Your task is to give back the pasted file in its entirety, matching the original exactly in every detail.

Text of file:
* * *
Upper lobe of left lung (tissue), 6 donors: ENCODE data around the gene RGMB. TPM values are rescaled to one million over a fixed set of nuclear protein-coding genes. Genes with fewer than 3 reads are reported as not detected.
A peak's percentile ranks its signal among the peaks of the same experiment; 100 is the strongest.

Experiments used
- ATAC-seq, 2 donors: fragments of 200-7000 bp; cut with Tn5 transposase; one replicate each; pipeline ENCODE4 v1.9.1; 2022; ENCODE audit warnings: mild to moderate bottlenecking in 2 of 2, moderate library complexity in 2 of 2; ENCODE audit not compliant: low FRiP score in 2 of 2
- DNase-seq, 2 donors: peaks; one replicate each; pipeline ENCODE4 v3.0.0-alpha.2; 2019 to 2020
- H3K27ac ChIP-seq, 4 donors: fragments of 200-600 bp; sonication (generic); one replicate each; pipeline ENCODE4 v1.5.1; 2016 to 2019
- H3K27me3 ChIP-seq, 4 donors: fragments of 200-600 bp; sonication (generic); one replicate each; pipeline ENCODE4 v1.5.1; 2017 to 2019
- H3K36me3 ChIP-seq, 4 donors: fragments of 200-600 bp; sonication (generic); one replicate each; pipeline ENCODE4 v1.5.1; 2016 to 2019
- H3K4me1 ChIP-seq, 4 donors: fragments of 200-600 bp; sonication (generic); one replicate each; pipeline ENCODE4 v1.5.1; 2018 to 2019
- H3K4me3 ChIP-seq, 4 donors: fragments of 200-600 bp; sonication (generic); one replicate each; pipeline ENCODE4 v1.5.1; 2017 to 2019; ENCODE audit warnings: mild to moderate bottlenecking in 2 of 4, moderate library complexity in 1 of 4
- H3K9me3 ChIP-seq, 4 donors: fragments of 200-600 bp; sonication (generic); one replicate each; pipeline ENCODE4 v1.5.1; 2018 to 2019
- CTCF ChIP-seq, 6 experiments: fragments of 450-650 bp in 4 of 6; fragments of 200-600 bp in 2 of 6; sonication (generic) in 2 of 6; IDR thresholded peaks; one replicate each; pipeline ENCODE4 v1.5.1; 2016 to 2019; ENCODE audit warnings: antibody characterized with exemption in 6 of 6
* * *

Upper lobe of left lung (tissue), 6 donors: ENCODE data around the gene RGMB. TPM values are rescaled to one million over a fixed set of nuclear protein-coding genes. Genes with fewer than 3 reads are reported as not detected.
A peak's percentile ranks its signal among the peaks of the same experiment; 100 is the strongest.

Experiments used
- ATAC-seq, 2 donors: fragments of 200-7000 bp; cut with Tn5 transposase; one replicate each; pipeline ENCODE4 v1.9.1; 2022; ENCODE audit warnings: mild to moderate bottlenecking in 2 of 2, moderate library complexity in 2 of 2; ENCODE audit not compliant: low FRiP score in 2 of 2
- DNase-seq, 2 donors: peaks; one replicate each; pipeline ENCODE4 v3.0.0-alpha.2; 2019 to 2020
- H3K27ac ChIP-seq, 4 donors: fragments of 200-600 bp; sonication (generic); one replicate each; pipeline ENCODE4 v1.5.1; 2016 to 2019
- H3K27me3 ChIP-seq, 4 donors: fragments of 200-600 bp; sonication (generic); one replicate each; pipeline ENCODE4 v1.5.1; 2017 to 2019
- H3K36me3 ChIP-seq, 4 donors: fragments of 200-600 bp; sonication (generic); one replicate each; pipeline ENCODE4 v1.5.1; 2016 to 2019
- H3K4me1 ChIP-seq, 4 donors: fragments of 200-600 bp; sonication (generic); one replicate each; pipeline ENCODE4 v1.5.1; 2018 to 2019
- H3K4me3 ChIP-seq, 4 donors: fragments of 200-600 bp; sonication (generic); one replicate each; pipeline ENCODE4 v1.5.1; 2017 to 2019; ENCODE audit warnings: mild to moderate bottlenecking in 2 of 4, moderate library complexity in 1 of 4
- H3K9me3 ChIP-seq, 4 donors: fragments of 200-600 bp; sonication (generic); one replicate each; pipeline ENCODE4 v1.5.1; 2018 to 2019
- CTCF ChIP-seq, 6 experiments: fragments of 450-650 bp in 4 of 6; fragments of 200-600 bp in 2 of 6; sonication (generic) in 2 of 6; IDR thresholded peaks; one replicate each; pipeline ENCODE4 v1.5.1; 2016 to 2019; ENCODE audit warnings: antibody characterized with exemption in 6 of 6